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GET VACCINATED TO GET LIFE BACK TO NORMAL: President Biden challenged our country to get as many eligible people vaccinated against COVID-19 by the 4th of July. About 54.1% of American adults have been fully vaccinated according to the CDC. Our state is keeping pace with the national trend, with 54.2% of Iowa adults now fully vaccinated. Find a vaccine provider close to home at vaccinate.iowa.gov.
STREAMFLOW AND SOIL MOISTURE DOWN, RECENT RAINFALL HELPS: Recent rainfalls in the second half of June have helped improve drought conditions around the state, but there is still concern with the lack of water. As of the last week of June, precipitation totals still remained about 2 inches below normal. Unusually dry weather through the first half of the month led to over 40% of the state being in severe drought, up from 8% at the beginning of the month. Streamflow conditions around the state continued to decline throughout the month. Approximately a quarter of the state has streams that are “much below normal,” including the Skunk, Des Moines, Raccoon, and Little Sioux watersheds. As of June 21st, only one-third of the state has adequate or surplus soil moisture. Several water utilities around the state have implemented voluntary or mandatory water use restrictions. The next Water Summary Update will be released on July 10th and should reflect better conditions around the state with recent rainfalls, but a return to hot and dry weather could reverse these gains. The full Water Summary Update can be found at iowadnr.gov/WaterSummaryUpdate.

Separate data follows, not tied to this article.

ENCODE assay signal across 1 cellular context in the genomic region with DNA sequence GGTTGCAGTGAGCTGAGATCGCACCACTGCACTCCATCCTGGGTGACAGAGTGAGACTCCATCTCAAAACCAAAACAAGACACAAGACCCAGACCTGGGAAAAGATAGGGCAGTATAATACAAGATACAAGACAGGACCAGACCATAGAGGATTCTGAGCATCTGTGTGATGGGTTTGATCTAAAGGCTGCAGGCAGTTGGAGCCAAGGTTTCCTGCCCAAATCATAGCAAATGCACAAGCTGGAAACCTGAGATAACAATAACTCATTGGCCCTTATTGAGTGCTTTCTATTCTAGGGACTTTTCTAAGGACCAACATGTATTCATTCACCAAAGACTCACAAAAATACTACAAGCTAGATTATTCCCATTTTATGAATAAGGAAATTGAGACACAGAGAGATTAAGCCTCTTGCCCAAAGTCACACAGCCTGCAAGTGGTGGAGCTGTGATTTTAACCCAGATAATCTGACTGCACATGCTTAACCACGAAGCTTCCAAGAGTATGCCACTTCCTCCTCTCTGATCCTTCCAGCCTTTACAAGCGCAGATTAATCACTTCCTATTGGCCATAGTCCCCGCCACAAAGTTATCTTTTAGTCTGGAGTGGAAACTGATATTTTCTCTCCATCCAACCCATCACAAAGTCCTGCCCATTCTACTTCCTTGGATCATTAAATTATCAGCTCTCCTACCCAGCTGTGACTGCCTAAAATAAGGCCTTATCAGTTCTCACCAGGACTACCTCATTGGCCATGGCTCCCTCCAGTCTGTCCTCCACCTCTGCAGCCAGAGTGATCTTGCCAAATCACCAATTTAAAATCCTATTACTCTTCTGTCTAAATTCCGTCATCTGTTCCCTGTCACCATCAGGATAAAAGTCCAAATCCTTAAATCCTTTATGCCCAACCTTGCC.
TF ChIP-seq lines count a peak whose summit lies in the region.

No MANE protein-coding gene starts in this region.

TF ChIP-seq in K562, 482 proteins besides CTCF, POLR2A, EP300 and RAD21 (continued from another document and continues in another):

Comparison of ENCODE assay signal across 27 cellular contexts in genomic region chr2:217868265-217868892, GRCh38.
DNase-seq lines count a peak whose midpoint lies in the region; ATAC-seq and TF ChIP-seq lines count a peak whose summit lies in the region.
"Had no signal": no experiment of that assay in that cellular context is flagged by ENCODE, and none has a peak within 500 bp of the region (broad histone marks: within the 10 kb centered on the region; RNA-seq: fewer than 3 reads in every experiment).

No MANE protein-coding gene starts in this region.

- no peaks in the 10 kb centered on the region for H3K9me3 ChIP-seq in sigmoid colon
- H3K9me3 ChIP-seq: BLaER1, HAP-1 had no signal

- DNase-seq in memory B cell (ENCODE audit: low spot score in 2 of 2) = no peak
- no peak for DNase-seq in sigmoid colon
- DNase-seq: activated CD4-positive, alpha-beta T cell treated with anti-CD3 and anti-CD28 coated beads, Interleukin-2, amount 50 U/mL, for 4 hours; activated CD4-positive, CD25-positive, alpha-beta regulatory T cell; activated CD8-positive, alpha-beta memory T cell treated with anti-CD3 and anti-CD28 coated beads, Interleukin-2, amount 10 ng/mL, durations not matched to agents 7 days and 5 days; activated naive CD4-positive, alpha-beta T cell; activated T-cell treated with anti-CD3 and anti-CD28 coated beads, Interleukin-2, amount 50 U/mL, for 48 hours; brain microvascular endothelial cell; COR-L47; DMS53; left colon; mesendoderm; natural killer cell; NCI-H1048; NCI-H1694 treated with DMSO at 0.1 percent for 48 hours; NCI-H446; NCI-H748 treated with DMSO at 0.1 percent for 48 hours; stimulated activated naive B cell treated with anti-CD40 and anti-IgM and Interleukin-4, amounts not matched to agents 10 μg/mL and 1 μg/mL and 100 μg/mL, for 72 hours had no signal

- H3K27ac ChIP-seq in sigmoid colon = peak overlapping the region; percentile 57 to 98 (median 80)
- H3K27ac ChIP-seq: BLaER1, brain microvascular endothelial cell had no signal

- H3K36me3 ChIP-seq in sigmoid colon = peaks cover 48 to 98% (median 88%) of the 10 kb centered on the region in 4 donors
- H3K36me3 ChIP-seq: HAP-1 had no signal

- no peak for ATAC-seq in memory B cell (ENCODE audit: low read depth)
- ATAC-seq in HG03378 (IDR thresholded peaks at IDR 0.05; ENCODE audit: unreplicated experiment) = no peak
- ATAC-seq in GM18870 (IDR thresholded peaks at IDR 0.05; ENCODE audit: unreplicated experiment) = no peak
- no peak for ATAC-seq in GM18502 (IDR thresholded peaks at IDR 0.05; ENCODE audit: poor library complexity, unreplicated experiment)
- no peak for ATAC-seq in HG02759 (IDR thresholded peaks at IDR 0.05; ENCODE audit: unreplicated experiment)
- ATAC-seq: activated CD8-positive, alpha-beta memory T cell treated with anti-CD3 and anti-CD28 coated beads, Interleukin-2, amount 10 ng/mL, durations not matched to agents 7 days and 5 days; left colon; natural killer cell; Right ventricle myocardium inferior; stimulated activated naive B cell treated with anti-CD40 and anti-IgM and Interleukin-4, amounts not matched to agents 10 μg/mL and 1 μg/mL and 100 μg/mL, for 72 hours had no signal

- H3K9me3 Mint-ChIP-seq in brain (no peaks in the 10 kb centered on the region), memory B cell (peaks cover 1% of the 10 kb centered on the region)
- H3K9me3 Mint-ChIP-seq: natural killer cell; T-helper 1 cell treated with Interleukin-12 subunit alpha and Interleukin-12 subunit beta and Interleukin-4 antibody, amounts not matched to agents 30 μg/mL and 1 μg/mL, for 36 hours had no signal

TEST IOWA SITES TO CLOSE IN JULY: Test Iowa, the free COVID-19 testing program launched in April of last year, will end operations on July 16, 2021. The staggered close dates of its drive-thru test sites and clinic locations statewide will occur over the next five weeks. The Iowa Department of Public Health (IDPH) and State Hygienic Lab (SHL) are finalizing plans to provide at-home COVID-19 test kits free of charge to Iowa residents following the closure of the Test Iowa sites. For more information about Test Iowa locations, hours or scheduling a test, visit coronavirus.iowa.gov or testiowa.com.